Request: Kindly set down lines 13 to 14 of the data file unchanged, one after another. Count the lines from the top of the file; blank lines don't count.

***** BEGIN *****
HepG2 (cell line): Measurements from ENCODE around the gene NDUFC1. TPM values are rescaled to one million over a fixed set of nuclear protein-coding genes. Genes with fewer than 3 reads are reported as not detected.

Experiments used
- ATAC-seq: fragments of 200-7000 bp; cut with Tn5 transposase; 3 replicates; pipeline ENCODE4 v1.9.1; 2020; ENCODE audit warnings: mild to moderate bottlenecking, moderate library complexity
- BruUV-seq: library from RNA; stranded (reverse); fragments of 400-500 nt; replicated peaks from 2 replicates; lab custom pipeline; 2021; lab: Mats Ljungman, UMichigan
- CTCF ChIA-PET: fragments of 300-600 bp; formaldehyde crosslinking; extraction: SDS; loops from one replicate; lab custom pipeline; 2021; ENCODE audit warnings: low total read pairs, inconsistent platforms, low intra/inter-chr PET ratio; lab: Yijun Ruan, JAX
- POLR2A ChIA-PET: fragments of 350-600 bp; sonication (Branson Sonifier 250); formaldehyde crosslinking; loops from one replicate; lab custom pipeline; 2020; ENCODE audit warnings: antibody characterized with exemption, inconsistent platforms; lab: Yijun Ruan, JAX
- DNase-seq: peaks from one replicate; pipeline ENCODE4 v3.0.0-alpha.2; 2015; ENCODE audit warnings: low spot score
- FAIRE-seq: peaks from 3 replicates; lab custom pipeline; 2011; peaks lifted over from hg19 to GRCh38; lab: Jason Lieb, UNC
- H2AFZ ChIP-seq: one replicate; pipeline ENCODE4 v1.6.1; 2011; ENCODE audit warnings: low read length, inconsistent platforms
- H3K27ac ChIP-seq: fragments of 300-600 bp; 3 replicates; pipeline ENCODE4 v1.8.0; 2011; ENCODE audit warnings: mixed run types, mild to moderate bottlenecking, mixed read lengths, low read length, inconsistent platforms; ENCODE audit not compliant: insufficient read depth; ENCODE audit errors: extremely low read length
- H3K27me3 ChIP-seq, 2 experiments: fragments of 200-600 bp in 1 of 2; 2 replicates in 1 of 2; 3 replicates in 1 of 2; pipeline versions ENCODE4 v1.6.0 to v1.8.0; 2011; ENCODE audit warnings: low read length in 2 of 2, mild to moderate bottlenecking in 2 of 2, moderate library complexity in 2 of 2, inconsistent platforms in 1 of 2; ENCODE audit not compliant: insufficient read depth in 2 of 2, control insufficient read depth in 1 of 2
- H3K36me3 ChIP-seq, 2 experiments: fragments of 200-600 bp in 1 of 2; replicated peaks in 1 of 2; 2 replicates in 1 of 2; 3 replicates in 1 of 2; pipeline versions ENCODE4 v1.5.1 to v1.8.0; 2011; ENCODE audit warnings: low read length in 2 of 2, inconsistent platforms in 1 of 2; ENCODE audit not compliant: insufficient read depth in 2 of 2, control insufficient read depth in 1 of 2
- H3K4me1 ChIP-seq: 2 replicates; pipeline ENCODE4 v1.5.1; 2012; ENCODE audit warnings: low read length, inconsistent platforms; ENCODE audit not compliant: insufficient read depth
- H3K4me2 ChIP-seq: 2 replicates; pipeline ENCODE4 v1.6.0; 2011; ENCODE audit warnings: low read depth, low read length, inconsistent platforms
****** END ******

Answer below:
- H3K4me1 ChIP-seq: 2 replicates; pipeline ENCODE4 v1.5.1; 2012; ENCODE audit warnings: low read length, inconsistent platforms; ENCODE audit not compliant: insufficient read depth
- H3K4me2 ChIP-seq: 2 replicates; pipeline ENCODE4 v1.6.0; 2011; ENCODE audit warnings: low read depth, low read length, inconsistent platforms